I’ve always loved the Winnie-the-Pooh stories. The Disney version is OK, but I really treasure the books with the pastel wash illustrations by EH Shepard. My son’s nursery had six of these prints which I still have and can’t manage to part with despite him graduating university. Why is that?
AA Milne became famous for a series of stories and poems about a little boy named Christopher Robin and his adventures with his animal friends in the Hundred Acre Wood. Up until this point Milne had been known for his plays, but in 1926 he published Winnie-the-Pooh, and Christopher Robin, Eeyore, Kanga and Roo, Rabbit, Piglet, Owl, and Tigger made their way into children’s literature and the hearts of millions on both sides of the pond.
The character of Christopher Robin was based on Milne’s small son by the same name. When the real Christopher Robin was young, he helped his father work on the stories. The fictional Hundred Acre Woods was modeled on nearby Ashdown Forest where father and son would walk together. Young Christopher had a stuffed bear named Edward. The fictional story bear was named after a bear in the London Zoo he had seen called Winnie (the bear came from Winnipeg, Canada) and Pooh after a swan the boy also saw. There is a bridge in Ashdown Forest where it is alleged that the first game of Poohsticks was played. The bridge has become a tourist site and since 1984, the annual World Poohsticks’ Championship has been held at Day’s Lock on the Thames.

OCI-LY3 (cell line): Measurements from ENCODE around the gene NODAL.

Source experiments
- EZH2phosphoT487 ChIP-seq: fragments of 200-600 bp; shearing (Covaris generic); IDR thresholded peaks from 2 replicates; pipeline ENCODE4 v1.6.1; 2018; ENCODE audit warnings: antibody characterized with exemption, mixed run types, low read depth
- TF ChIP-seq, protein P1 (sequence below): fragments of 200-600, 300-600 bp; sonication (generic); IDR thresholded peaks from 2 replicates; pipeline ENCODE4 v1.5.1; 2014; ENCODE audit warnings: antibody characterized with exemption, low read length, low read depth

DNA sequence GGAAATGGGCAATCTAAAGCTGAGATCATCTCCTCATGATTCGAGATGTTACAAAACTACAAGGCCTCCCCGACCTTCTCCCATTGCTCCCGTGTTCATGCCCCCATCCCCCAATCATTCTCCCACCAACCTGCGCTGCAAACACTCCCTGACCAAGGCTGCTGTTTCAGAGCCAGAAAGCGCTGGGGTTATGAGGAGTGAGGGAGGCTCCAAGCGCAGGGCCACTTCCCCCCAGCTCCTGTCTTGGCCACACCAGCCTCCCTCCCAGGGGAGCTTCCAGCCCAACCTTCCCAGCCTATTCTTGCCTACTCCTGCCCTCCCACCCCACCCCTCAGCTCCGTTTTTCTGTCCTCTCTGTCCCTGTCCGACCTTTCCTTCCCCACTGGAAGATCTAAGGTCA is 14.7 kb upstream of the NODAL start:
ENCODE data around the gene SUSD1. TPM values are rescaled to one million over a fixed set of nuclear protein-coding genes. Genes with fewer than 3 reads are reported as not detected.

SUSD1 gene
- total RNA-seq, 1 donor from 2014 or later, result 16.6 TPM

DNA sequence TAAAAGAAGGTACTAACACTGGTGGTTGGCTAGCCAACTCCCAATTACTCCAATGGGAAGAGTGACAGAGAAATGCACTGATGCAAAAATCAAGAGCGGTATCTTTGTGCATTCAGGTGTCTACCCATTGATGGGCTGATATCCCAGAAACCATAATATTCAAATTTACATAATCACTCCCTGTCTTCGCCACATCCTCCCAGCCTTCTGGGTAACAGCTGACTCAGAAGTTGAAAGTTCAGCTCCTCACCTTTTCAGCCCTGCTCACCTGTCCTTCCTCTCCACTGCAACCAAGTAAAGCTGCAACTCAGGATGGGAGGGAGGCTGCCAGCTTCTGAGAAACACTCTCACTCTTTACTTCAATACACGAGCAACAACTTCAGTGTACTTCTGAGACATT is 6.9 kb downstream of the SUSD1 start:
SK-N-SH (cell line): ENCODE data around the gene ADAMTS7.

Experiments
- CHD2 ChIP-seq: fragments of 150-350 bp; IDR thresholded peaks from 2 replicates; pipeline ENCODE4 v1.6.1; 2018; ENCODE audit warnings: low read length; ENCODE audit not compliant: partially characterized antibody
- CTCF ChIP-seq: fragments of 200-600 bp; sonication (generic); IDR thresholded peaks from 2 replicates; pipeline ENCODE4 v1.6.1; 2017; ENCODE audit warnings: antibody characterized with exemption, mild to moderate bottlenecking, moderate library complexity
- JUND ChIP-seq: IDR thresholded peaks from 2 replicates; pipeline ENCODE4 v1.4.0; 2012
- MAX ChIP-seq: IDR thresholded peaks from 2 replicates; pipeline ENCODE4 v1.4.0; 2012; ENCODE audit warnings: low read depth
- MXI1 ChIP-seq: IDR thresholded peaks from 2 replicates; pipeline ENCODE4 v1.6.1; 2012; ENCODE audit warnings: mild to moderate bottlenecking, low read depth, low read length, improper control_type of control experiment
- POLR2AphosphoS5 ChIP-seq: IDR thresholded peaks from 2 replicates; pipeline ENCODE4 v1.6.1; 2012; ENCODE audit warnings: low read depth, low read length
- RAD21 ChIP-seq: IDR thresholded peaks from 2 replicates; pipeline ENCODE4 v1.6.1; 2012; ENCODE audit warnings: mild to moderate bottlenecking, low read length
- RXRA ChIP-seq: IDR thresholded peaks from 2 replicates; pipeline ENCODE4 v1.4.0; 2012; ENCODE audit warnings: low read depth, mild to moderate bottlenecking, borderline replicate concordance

Unfortunately, Christopher Robin grew up to resent his father immortalizing his childhood in the stories and poems. Once he was off to boarding school, he was teased and his life made difficult by other boys. So much so, that he learned to box to defend himself. Christopher Milne served in WWII, graduated from Cambridge, and ran a bookshop for most of his life. He also wrote several books, one called The Enchanted Places examined his life as a child. The stuffed toys Christopher played with were given to an editor who donated them to the New York City Public Library where they can be seen today.
Trivia Question: AA Milne attended school and was taught by another famous writer. Who was that? Feel free to answer in the comments. (I’ll post the answer if no one gets it.)